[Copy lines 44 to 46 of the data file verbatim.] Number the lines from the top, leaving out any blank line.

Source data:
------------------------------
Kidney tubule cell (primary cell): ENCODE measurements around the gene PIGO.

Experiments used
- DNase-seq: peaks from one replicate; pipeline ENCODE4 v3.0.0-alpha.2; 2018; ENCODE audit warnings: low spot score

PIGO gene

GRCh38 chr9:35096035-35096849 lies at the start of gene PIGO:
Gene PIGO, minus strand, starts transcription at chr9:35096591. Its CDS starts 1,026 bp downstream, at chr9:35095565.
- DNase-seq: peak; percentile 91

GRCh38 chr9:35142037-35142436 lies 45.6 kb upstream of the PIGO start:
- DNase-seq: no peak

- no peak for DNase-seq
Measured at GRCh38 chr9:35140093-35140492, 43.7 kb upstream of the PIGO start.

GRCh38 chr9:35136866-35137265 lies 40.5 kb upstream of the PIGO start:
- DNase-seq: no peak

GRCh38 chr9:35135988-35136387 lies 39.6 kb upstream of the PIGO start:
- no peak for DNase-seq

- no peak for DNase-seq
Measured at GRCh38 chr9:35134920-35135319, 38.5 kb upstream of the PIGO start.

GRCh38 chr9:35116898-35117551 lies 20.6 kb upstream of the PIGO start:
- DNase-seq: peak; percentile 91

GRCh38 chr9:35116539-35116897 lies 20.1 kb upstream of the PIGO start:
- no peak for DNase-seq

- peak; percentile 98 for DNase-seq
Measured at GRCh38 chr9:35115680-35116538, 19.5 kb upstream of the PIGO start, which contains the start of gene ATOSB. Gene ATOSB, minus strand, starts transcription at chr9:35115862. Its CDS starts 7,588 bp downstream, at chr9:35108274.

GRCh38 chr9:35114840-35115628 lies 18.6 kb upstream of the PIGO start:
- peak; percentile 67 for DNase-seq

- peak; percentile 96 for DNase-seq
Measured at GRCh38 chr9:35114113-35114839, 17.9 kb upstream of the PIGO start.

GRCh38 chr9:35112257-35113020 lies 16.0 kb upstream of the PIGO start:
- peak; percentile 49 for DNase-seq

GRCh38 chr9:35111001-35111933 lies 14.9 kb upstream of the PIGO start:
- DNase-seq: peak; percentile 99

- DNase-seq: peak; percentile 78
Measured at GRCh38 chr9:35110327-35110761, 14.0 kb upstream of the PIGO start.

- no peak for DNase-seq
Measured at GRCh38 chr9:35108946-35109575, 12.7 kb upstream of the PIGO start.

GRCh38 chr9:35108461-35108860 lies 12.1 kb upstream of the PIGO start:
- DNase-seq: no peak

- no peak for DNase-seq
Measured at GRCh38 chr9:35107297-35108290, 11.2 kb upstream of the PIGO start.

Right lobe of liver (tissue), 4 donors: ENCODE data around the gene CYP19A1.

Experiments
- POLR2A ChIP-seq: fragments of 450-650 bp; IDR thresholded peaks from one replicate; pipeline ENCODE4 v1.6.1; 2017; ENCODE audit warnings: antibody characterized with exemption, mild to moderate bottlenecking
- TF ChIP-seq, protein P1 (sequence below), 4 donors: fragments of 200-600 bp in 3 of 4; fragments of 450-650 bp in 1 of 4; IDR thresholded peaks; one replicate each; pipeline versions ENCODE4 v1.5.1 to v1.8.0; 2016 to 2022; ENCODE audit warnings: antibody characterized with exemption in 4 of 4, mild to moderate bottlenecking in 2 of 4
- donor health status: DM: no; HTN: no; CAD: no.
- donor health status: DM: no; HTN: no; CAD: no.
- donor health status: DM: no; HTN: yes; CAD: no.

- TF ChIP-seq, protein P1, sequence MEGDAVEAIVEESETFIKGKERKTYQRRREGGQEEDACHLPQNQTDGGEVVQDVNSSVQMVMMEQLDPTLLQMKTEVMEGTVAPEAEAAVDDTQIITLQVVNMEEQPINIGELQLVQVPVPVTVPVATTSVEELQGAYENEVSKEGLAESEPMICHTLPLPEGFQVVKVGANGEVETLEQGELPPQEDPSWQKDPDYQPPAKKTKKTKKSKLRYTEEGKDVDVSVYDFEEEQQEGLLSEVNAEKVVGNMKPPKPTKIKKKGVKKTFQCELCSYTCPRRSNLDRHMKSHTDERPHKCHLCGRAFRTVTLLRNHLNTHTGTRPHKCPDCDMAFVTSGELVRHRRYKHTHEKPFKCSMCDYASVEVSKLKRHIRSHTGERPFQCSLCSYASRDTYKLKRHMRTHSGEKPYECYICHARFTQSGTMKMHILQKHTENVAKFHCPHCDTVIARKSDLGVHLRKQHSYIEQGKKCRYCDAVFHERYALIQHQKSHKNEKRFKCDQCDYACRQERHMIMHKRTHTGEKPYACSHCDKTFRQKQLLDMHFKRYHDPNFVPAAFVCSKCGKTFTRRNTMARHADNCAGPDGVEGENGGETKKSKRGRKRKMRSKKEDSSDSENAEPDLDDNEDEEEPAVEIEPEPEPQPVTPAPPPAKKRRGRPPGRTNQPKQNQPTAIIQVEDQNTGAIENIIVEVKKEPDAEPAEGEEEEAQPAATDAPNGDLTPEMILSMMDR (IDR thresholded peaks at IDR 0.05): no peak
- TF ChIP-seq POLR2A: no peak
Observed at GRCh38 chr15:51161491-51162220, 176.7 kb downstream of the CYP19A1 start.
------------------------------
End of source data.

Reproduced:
- donor health status: DM: no; HTN: no; CAD: no.
- donor health status: DM: no; HTN: no; CAD: no.
- donor health status: DM: no; HTN: yes; CAD: no.